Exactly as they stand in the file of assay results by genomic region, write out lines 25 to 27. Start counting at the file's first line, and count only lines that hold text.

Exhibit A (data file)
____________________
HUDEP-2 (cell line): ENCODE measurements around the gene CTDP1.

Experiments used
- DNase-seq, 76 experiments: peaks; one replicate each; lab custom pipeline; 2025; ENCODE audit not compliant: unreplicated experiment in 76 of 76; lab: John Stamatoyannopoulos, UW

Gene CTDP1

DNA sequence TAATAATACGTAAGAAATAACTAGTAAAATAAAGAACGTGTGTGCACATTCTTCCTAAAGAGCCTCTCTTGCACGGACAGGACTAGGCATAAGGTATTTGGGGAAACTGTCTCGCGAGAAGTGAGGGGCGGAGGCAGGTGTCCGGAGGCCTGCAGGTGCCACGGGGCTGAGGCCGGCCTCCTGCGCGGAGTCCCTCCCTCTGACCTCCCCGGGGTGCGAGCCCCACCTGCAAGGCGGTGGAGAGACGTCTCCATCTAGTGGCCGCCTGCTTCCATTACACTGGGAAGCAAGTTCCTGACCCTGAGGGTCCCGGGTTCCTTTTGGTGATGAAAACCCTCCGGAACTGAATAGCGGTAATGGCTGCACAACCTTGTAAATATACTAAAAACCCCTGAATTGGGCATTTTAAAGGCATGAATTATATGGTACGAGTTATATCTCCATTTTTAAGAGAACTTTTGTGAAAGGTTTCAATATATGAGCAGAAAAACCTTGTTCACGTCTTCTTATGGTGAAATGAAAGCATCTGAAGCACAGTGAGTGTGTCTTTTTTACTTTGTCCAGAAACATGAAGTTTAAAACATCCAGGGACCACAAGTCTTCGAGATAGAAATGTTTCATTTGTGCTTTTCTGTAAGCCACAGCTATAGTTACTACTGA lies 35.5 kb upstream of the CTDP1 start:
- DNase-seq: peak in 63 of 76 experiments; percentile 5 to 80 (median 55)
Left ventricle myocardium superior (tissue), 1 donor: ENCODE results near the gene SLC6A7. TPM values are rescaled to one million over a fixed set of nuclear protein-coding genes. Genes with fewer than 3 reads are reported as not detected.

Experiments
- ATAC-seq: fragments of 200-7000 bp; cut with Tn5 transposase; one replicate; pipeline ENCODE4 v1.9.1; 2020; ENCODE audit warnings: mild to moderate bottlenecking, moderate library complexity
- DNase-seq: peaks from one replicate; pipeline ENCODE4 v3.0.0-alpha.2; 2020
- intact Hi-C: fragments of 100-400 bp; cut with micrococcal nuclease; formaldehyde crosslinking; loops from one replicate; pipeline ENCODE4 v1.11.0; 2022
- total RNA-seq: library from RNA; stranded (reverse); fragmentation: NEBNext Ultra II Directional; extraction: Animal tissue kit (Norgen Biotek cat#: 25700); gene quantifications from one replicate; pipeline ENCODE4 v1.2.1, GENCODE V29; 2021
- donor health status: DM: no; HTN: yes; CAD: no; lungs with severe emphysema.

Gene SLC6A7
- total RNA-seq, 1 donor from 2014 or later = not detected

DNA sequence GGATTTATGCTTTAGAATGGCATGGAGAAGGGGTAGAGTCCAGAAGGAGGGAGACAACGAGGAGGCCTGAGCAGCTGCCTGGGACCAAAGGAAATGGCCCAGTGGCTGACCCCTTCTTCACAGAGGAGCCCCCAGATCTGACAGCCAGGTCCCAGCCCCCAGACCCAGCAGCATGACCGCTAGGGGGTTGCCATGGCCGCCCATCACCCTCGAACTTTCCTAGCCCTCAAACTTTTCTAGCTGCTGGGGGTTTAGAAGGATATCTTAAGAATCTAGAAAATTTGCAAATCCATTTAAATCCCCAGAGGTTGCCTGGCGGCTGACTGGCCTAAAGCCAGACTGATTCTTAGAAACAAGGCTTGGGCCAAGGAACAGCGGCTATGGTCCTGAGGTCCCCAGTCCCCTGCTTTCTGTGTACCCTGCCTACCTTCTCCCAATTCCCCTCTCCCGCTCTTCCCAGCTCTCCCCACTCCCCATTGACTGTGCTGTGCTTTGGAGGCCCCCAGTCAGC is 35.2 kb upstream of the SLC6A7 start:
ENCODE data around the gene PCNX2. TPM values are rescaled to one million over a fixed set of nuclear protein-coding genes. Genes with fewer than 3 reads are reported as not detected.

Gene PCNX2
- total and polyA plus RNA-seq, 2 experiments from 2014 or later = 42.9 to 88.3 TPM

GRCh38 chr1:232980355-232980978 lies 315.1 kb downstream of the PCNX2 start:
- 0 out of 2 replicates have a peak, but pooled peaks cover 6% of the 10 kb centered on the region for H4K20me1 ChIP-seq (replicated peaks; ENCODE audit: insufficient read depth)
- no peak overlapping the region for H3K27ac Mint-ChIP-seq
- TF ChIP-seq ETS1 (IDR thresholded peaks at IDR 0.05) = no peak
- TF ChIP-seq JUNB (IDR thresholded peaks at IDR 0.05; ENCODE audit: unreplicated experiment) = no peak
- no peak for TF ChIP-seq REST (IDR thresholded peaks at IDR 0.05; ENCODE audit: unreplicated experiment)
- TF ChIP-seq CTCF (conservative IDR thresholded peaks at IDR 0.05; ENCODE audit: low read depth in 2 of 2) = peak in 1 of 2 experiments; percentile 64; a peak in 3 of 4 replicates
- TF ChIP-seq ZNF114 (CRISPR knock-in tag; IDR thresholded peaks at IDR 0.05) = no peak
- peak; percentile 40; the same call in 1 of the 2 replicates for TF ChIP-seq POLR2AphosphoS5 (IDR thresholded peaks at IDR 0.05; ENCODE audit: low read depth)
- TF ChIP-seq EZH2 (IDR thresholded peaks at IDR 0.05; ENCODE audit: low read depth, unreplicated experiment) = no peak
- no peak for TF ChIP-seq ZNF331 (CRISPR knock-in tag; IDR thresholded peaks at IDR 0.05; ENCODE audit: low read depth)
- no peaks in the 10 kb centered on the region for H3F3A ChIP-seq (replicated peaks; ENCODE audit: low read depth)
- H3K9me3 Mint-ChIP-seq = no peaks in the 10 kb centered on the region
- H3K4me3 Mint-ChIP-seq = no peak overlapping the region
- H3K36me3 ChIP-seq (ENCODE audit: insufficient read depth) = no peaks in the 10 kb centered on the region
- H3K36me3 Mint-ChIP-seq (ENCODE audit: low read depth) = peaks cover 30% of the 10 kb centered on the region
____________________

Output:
- no peak for TF ChIP-seq REST (IDR thresholded peaks at IDR 0.05; ENCODE audit: unreplicated experiment)
- TF ChIP-seq CTCF (conservative IDR thresholded peaks at IDR 0.05; ENCODE audit: low read depth in 2 of 2) = peak in 1 of 2 experiments; percentile 64; a peak in 3 of 4 replicates
- TF ChIP-seq ZNF114 (CRISPR knock-in tag; IDR thresholded peaks at IDR 0.05) = no peak